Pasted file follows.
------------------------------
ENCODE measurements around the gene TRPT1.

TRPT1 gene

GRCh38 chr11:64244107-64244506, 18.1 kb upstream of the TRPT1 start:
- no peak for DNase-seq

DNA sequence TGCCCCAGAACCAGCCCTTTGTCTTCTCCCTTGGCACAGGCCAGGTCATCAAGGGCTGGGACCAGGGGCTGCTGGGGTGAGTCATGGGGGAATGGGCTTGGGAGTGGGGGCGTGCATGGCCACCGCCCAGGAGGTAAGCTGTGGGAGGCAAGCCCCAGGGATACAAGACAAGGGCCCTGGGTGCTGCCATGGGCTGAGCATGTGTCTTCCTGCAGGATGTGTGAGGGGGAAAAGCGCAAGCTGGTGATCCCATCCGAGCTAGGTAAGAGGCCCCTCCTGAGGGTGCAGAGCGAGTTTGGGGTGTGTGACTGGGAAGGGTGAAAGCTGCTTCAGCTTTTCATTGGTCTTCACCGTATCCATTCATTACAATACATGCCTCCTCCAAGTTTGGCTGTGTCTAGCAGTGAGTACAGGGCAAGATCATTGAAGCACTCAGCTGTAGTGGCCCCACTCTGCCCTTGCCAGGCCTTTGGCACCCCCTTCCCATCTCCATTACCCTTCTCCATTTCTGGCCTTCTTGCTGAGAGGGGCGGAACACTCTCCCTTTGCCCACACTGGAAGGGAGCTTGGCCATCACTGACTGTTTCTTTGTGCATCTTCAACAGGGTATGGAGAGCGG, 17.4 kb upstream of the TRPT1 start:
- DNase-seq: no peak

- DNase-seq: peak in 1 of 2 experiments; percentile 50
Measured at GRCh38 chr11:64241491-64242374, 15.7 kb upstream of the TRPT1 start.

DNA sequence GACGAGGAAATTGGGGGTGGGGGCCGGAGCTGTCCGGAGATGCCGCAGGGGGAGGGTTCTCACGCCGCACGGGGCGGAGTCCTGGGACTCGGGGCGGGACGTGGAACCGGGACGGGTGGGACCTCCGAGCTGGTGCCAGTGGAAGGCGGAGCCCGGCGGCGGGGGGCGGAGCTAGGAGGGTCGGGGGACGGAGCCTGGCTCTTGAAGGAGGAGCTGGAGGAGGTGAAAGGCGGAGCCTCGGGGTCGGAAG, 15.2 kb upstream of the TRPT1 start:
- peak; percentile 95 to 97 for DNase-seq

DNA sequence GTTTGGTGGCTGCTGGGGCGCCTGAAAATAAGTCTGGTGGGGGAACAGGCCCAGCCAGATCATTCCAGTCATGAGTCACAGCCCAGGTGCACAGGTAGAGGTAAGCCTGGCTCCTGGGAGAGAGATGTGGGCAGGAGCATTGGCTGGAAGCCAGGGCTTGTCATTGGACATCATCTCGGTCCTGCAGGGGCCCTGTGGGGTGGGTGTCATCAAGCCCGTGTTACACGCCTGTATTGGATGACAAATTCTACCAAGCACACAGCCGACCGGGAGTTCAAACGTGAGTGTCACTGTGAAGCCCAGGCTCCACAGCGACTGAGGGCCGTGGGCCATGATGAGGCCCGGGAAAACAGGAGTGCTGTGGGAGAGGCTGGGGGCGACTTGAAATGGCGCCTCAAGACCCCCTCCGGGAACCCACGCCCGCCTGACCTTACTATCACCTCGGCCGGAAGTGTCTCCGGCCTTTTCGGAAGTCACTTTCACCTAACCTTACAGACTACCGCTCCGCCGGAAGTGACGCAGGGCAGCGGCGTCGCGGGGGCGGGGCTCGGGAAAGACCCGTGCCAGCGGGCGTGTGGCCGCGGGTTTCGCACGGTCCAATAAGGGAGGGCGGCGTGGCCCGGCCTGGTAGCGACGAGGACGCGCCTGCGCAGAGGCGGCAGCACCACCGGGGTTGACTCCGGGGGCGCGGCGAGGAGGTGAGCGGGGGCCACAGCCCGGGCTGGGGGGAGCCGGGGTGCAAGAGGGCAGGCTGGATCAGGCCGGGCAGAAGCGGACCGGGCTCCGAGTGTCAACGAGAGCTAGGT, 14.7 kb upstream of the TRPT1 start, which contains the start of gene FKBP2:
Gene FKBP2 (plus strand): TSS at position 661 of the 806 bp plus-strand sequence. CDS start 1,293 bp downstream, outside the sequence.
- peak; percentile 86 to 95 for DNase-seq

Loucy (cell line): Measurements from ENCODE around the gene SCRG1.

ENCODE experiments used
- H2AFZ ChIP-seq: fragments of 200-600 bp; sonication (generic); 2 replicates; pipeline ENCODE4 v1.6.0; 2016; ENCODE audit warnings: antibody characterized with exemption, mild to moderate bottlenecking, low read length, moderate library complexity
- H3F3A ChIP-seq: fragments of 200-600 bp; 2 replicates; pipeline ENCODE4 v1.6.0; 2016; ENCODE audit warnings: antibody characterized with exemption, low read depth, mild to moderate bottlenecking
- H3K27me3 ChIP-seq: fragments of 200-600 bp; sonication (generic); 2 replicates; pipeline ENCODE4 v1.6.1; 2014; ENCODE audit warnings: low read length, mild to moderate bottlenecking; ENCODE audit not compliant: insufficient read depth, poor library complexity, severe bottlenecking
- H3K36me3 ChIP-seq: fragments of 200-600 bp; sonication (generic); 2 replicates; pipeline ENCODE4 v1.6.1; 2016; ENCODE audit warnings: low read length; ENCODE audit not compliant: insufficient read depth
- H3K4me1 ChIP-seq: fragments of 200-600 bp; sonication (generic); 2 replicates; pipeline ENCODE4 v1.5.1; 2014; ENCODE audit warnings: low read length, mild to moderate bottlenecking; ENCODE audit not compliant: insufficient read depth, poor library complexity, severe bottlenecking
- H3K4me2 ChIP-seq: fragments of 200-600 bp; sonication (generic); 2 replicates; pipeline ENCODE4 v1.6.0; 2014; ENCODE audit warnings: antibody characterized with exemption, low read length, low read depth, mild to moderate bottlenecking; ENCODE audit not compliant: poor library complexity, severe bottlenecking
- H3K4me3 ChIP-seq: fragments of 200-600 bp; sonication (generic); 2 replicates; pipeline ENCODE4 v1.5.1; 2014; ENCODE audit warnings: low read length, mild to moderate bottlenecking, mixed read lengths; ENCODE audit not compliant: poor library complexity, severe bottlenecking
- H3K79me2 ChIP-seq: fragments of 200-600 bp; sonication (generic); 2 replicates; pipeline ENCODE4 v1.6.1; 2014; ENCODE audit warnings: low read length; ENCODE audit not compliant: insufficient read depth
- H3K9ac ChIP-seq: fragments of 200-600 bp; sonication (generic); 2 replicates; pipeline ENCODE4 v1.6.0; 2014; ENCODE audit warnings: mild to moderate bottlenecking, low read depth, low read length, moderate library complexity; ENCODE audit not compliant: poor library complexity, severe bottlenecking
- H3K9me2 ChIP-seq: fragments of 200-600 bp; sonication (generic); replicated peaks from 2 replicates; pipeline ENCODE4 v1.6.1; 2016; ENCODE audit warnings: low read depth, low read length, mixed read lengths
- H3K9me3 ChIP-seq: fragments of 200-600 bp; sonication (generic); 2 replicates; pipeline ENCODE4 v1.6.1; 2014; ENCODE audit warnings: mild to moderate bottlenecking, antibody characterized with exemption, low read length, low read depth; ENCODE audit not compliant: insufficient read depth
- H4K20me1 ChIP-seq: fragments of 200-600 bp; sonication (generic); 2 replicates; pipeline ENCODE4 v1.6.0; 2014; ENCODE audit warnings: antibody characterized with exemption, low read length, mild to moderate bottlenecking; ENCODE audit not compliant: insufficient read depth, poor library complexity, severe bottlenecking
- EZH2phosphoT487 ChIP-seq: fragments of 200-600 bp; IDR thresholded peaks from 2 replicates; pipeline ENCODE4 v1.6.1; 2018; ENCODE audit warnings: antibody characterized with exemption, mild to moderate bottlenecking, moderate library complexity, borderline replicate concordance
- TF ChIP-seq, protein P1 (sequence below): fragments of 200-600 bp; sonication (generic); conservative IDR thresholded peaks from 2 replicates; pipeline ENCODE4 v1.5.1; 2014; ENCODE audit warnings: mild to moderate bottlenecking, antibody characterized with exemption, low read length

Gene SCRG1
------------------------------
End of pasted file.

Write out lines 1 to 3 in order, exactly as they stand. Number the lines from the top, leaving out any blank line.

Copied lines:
ENCODE measurements around the gene TRPT1.

TRPT1 gene

GRCh38 chr11:64244107-64244506, 18.1 kb upstream of the TRPT1 start: